Toledo is a gorgeous mountain-top fortified city with a very rich history dating back the 2nd century BC, passing through the hands of many different regional powers. One of the fascinating things to see in Toledo is how they’ve built on this history to boost up tourism, and one of the prime examples is the local Jewish history. There once was a very active local community, but that has been brought to a tragic end when at 1492 the Jews were forced to convert to Christianity or were exiled. The church took over the local synagogues, and not much has remained in the following centuries, up until the 20th century.

Now, UNESCO tourist-mecca Toledo celebrates diversity and promotes its Jewish history, among that of the Christians and the Muslims, with various highlights in the former Jewish quarter and the recent revival of the local Jewish community. I arrived in Toledo on a Saturday, so most of the Jewish highlights were closed for visitors, yet the ones that were taken over and operated by a church were open, and I was able to see a bit of the Hebrew signs.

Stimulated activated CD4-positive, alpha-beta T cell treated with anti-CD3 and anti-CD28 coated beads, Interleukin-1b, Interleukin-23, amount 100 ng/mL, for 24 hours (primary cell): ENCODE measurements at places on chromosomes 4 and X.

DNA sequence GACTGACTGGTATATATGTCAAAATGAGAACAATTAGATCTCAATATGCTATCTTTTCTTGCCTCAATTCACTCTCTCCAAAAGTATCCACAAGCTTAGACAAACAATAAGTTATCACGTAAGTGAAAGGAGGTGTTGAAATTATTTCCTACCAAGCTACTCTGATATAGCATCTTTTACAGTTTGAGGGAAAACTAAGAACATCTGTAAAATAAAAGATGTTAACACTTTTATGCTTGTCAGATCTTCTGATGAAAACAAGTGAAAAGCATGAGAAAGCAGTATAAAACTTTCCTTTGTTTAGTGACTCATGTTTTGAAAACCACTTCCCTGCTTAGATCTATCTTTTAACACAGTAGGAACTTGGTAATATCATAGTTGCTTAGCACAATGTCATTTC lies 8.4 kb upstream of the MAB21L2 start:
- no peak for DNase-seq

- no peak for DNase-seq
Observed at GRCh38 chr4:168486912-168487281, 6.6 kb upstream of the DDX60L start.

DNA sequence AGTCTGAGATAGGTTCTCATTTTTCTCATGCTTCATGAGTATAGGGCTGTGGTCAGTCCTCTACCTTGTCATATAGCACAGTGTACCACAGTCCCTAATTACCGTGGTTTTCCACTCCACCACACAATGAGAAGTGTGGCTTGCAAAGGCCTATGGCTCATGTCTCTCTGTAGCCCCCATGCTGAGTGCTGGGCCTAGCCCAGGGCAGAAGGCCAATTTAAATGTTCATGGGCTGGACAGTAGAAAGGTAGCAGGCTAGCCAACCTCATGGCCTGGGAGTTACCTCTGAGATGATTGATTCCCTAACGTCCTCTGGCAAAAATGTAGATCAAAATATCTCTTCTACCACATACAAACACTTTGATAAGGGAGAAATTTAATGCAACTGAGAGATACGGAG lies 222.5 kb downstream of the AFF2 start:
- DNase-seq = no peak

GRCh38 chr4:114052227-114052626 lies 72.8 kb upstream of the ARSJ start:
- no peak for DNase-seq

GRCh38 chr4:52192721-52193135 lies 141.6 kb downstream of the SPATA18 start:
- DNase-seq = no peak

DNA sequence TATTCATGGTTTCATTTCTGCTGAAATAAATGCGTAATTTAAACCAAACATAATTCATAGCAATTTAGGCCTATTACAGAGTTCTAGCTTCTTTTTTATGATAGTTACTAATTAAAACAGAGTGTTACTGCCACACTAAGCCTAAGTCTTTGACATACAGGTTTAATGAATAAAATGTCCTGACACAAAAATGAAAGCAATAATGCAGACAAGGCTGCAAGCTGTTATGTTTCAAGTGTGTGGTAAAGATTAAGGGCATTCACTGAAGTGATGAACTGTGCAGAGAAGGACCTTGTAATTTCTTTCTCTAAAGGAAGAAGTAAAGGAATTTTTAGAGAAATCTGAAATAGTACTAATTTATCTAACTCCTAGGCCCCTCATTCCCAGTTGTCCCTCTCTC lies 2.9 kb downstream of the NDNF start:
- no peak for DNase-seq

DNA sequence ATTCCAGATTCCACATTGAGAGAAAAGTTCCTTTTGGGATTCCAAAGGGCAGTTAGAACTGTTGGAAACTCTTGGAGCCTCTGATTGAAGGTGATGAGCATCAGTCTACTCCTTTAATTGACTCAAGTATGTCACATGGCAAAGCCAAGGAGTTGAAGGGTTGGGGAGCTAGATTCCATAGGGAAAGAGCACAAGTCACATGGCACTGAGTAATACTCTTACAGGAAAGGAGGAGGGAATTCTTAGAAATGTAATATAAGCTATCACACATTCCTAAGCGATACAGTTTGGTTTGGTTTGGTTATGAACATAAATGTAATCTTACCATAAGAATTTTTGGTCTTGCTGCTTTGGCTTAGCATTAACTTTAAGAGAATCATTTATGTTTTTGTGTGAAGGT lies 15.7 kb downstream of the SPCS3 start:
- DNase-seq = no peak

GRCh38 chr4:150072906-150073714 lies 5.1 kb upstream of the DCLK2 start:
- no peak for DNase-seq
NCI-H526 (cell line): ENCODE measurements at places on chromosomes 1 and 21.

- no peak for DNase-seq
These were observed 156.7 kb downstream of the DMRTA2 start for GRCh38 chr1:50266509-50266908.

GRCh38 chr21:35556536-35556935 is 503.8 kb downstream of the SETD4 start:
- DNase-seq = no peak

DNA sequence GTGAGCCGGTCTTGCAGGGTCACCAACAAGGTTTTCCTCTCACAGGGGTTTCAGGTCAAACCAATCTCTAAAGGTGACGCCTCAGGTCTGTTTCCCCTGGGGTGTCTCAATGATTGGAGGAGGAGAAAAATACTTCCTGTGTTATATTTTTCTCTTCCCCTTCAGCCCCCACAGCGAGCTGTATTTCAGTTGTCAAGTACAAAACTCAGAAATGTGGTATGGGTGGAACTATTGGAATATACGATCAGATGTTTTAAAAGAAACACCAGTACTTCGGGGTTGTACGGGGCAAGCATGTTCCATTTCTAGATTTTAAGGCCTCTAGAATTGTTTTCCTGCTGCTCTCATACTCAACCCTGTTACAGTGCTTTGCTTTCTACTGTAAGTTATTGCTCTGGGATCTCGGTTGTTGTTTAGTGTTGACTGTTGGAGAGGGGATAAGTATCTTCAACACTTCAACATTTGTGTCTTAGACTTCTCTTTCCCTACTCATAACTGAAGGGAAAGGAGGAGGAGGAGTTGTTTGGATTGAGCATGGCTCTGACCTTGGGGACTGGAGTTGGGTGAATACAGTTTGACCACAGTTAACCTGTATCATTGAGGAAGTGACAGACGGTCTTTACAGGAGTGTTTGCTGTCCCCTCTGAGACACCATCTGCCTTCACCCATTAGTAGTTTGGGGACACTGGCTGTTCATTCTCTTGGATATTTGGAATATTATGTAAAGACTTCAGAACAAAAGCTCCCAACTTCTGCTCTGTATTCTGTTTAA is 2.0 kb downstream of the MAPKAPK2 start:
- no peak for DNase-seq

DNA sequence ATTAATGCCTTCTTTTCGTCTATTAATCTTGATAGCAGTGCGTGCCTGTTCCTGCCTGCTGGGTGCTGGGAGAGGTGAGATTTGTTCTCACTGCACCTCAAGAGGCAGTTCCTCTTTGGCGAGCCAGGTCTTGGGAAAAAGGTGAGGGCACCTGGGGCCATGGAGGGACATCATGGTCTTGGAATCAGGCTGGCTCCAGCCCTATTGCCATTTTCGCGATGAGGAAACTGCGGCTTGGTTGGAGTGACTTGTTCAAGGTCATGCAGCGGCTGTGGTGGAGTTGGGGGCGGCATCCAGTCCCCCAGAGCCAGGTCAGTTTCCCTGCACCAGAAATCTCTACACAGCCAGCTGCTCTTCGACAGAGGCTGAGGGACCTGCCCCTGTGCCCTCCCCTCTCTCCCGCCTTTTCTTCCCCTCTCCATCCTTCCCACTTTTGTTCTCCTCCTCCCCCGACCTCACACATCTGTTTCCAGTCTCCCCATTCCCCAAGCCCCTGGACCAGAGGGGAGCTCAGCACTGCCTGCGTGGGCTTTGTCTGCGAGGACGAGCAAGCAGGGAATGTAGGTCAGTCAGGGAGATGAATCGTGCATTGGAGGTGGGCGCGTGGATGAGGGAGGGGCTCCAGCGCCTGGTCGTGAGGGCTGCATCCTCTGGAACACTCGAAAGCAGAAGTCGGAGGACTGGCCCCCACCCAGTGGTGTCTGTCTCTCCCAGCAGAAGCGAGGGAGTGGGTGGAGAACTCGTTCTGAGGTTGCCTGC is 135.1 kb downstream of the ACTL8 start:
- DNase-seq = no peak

The only former synagogue I was able to visit was the Santa María la Blanca, which obviously now looks like a church, but there are minor signs in various spots around the church to show its Jewish history…

 

 

And, all over Toledo, were some Hebrew signs…

 

 

Location:

 

Too bad I missed out on what was closed, hope to have a chance to come back and make up for it some day. This is now a part of Toledo history, and part of the tour when visiting in Toledo. Try and visit atleast one of those Jewish spots, and learn about the tragic history of the local Jews.



Tags: church; jewish quarter; Santa María la Blanca; Spain; synagogue; temple; Toledo;


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